The Long-term Impact of Effective Teaching in the Early Years

We often talk about how critical the first few years of school can be on a child’s future education. Two recently published studies highlight the long-term impact of effective versus ineffective teaching in the first year of school

Peter Tymms et al. (2017) measured the reading and maths development of 40,000 children in England at the start of their first year of school at age 4 years, at the end of their first year of school and again at ages 7, 11 and 16 years.

The researchers compared each child’s results at the beginning and the end of the first year of school and used this data to identify children that had been taught effectively. Effective teaching was defined as classes where children, as a cohort, made significantly greater than average gains after controlling for pre-test results and poverty levels.

Children who were taught well in their first year of school went on to achieve better GCSE results (GCSEs are high-stakes exams in the UK) in English and math at age 16 years. Long-term benefits in achievement were also reported for those children who were in effective classes in Key Stages 1 (equivalent of pre-primary/foundation to Year 1) and Key Stage 2 (equivalent of Years 2-5). However, these were not as large as those seen in the first year of school.

The obvious next question is: What constitutes effective teaching in the early years? To answer that question we need to look at another research paper.

In their study, Hjetland et al. (2017) systematically reviewed 64 longitudinal studies conducted between 1986 and 2016 in the USA, Europe and Australia. These researchers found that literacy code-related skills (rhyme awareness, phoneme awareness, letter knowledge) were the most important skills required for reading comprehension in beginning readers, but linguistic comprehension (grammar and vocabulary) gradually took over being more important as children become older, presumably because they had mastered the decoding skills.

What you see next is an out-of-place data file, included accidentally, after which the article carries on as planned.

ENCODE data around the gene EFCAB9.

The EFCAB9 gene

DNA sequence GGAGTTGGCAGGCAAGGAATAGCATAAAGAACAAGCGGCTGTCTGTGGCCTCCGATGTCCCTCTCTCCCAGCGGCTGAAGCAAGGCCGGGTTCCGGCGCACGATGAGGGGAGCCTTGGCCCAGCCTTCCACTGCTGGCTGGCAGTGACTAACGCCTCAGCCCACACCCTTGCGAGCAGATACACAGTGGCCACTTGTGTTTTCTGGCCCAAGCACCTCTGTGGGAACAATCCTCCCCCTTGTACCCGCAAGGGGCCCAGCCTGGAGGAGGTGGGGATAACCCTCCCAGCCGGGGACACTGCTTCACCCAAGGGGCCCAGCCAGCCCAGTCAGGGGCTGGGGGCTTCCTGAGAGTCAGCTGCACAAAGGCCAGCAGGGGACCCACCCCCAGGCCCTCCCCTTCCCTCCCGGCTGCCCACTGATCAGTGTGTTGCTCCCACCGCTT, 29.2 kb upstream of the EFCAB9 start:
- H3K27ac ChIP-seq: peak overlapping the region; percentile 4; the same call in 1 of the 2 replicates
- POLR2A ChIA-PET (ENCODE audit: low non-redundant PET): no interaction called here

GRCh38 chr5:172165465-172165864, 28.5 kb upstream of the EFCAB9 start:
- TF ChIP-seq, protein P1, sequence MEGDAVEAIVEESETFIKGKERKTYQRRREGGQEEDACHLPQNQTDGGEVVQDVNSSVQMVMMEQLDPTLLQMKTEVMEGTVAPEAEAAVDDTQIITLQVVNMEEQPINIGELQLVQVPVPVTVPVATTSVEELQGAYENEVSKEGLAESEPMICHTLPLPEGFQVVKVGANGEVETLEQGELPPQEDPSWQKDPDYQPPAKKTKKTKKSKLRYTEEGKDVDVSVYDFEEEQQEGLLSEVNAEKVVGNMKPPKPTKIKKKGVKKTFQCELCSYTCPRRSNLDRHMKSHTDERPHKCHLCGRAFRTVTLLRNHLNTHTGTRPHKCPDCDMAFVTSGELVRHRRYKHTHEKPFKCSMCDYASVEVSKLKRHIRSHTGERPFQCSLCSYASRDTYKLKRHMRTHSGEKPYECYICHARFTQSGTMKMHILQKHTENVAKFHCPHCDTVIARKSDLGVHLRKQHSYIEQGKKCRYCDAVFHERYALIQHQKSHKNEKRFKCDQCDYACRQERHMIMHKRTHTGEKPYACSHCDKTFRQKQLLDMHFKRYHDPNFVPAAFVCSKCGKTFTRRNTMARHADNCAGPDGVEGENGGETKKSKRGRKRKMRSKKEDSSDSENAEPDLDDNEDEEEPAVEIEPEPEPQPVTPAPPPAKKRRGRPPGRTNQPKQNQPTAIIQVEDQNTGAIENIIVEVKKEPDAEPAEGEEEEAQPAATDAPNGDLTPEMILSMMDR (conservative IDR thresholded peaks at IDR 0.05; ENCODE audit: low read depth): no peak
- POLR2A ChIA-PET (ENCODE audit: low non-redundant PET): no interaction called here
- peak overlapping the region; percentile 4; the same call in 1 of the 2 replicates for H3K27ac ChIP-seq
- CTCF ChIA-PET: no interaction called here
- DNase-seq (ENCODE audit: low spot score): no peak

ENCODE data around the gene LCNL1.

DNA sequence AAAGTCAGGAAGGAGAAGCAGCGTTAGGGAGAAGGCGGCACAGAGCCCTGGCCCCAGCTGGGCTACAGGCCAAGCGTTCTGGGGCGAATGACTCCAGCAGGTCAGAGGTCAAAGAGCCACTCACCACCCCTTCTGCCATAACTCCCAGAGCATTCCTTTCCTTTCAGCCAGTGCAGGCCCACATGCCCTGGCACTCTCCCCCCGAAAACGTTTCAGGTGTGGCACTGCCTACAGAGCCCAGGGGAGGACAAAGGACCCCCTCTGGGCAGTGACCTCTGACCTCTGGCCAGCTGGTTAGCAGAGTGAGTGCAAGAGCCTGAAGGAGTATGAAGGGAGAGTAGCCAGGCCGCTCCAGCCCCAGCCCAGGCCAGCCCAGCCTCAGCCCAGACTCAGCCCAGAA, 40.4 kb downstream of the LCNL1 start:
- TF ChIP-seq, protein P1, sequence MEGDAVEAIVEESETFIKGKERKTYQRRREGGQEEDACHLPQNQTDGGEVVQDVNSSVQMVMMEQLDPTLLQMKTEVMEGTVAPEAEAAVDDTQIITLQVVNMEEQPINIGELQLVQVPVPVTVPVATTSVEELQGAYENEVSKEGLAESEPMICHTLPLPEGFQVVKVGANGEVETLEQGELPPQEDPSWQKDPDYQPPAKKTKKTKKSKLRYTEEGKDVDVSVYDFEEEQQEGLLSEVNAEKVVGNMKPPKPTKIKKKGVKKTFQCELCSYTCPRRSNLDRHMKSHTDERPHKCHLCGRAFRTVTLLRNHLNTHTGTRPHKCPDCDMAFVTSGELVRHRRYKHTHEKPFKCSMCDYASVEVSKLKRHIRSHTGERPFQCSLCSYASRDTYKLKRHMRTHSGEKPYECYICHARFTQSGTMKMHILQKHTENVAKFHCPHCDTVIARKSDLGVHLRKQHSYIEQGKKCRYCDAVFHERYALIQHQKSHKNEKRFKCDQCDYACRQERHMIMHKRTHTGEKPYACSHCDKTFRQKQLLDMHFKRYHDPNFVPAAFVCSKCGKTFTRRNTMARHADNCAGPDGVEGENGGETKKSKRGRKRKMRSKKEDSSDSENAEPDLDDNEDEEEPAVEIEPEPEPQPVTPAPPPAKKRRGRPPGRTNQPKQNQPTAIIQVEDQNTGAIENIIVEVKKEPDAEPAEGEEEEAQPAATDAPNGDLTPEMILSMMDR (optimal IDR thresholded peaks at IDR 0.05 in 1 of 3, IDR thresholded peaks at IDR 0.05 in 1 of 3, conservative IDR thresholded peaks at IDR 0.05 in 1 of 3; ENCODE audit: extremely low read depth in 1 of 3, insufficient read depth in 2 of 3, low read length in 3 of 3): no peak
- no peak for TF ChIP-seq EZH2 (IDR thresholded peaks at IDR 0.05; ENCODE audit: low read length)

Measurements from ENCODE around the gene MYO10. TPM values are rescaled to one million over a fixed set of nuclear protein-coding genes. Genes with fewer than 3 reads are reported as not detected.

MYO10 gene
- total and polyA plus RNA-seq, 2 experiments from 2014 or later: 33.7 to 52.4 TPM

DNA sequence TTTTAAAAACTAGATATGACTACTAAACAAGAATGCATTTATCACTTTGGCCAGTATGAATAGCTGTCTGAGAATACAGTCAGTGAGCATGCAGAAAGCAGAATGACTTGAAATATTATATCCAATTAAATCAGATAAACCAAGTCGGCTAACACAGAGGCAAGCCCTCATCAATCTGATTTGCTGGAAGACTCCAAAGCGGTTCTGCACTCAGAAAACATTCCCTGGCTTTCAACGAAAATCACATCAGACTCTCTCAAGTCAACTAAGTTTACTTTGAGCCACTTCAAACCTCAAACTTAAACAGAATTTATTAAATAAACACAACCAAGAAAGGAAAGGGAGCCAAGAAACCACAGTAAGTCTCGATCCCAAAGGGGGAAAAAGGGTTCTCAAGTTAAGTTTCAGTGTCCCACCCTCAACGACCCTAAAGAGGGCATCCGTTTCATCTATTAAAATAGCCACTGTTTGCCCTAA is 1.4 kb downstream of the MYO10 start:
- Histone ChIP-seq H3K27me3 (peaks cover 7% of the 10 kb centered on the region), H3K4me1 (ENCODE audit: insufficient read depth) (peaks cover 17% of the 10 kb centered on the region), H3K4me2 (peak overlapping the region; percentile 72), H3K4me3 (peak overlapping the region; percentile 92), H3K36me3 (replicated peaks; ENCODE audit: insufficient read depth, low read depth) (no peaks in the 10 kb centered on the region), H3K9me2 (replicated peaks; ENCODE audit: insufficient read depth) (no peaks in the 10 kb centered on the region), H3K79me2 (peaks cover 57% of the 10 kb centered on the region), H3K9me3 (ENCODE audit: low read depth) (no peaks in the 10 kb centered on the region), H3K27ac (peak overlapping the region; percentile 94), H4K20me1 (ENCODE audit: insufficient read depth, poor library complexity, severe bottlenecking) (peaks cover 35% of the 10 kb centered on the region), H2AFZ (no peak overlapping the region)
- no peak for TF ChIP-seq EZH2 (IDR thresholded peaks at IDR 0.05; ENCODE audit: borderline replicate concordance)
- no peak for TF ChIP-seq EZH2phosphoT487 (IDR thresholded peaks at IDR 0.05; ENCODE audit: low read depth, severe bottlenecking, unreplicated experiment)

These results suggest:

  1. We need to be providing effective teachers implementing effective programs in the early years of our children’s education.
  2. The focus in the early years of learning to read and spell needs to be on developing an understanding of the written language as a code for the spoken language.
  3. Once children can competently decode the written text, the focus needs to change to developing their vocabulary and knowledge of grammar.

For more information on developing decoding skills.

For more information on developing vocabulary, grammar and comprehension skills.

References

Hjetland, H., Brinchmann, E., Solveig-Alma, H., Hagtvet, B. and Melby-Lervåg, M. (2017). Preschool predictors of later reading comprehension ability: A systematic review. Campbell Collaboration. Retrieved from https://www.campbellcollaboration.org/library/preschool-predictors-of-later-reading-comprehension-ability.html

Tymms, P., Merrell, C., & Bailey, K. (2017).  The long-term impact of effective teaching, School Effectiveness and School Improvement: An International Journal of Research, Policy and Practice, 1-20. https://doi.org/10.1080/09243453.2017.1404478

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